Introduce the new hire to their teammates and manager.
Arrange a one-on-one meeting with the manager, so the new hire understands their responsibilities well.
Stage 4: Engage Hold a theme-based "InDay" each month to foster a sense of connection among your employees. Use short, simple, and intuitive employee surveys to analyse which area is doing well and where you need to improve. Create on-site community spaces where people can hang out during breaks and after work.
Form' cultural committees' at the site level to foster local community development. Use an employee benefits platform to automate reimbursements, show real-time usage, and gain online and offline treatment access.
Communicate your employee benefits regularly and timely.
Share stories in internal communications, not facts and figures.
Stage 5: Perform Encourage managers and teammates to be generous with praises. Provide appropriate communication and collaboration tools for managers to better support their hybrid teams (online and offline) Develop 'design studios' where project teams of designers, architects, and programmers come together to develop faster, more innovative solutions.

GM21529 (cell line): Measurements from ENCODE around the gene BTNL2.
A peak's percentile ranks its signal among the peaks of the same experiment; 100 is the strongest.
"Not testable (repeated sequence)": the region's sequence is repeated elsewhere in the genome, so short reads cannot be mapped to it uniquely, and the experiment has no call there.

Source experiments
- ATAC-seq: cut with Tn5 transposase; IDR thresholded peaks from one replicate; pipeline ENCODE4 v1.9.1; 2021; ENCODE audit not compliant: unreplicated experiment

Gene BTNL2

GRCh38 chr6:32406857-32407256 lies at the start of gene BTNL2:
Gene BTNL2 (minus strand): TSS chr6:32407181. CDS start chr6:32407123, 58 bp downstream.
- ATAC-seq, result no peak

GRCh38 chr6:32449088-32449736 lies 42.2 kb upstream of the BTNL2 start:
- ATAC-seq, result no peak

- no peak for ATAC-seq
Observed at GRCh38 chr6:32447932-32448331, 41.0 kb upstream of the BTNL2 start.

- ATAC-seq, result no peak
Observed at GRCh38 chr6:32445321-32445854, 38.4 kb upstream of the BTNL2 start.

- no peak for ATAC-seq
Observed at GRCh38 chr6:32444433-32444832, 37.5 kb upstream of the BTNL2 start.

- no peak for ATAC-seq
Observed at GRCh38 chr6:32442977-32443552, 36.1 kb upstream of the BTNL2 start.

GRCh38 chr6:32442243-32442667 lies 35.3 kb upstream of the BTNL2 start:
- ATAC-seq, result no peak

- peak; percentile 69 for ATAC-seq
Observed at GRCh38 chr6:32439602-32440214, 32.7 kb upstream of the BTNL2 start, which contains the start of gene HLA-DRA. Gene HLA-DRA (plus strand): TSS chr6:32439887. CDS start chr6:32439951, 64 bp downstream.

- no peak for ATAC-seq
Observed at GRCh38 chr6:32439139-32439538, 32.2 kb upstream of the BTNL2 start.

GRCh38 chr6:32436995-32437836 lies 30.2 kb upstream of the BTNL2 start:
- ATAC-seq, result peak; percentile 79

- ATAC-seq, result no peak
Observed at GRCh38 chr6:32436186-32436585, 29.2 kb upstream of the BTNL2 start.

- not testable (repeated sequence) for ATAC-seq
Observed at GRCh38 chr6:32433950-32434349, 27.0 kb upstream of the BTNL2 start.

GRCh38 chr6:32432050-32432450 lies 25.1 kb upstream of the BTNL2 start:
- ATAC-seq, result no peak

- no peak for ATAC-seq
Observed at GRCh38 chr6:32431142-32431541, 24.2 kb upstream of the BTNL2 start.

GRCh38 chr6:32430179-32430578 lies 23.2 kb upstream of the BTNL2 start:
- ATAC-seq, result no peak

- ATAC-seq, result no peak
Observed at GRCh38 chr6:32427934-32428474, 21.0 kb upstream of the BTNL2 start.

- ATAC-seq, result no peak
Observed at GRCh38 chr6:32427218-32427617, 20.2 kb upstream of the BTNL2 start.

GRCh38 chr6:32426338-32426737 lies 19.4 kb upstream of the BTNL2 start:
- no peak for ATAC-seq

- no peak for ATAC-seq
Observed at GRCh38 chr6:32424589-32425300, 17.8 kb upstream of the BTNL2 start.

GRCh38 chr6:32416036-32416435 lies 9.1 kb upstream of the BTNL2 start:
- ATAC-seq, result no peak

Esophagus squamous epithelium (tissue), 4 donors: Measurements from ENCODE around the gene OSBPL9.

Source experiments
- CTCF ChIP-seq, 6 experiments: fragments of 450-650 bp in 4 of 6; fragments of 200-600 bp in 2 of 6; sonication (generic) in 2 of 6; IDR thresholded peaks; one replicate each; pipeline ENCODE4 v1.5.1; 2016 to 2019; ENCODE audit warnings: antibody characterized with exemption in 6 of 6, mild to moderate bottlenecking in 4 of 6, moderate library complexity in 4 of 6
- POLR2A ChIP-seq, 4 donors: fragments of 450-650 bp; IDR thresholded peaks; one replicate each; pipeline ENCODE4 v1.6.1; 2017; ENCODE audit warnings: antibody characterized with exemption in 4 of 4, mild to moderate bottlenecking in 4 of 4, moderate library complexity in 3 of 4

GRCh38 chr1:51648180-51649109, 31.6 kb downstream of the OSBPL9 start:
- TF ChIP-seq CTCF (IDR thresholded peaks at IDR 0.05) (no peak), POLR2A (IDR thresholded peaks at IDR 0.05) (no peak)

Enrol your leaders to take an active role in internal communications (this builds trust). Personalise company communications based on employees' functions, locations, languages, and preferred communications channels. Keep the workplace temperature, air quality, lighting and noise at comfortable levels.
Stage 6: Develop Assign each employee with a mentor. Use simple tools to receive and give day-to-day feedback to employees. Assign an hour a week for employees to learn anything they want or to work on their passion projects.
Offer attractive benefits that improve employees' well-being. Allow employees to access learning platforms such as LinkedIn Learning, Udemy, or Masterclass to uplevel their personal and professional skills. Allocate a space for employees to learn in silence.
Stage 7: Depart Make sure exiting employees feel heard (talk with them about their job satisfaction and the future of their career). Invite them to an alumni network and regularly check-in with them.
Help employees write a story about their past and contributions from their teammates and managers.
Conduct two interviews — before and after an employee departs.

How to measure employee experience?

How do you capture the moments that matter in an employee's experience?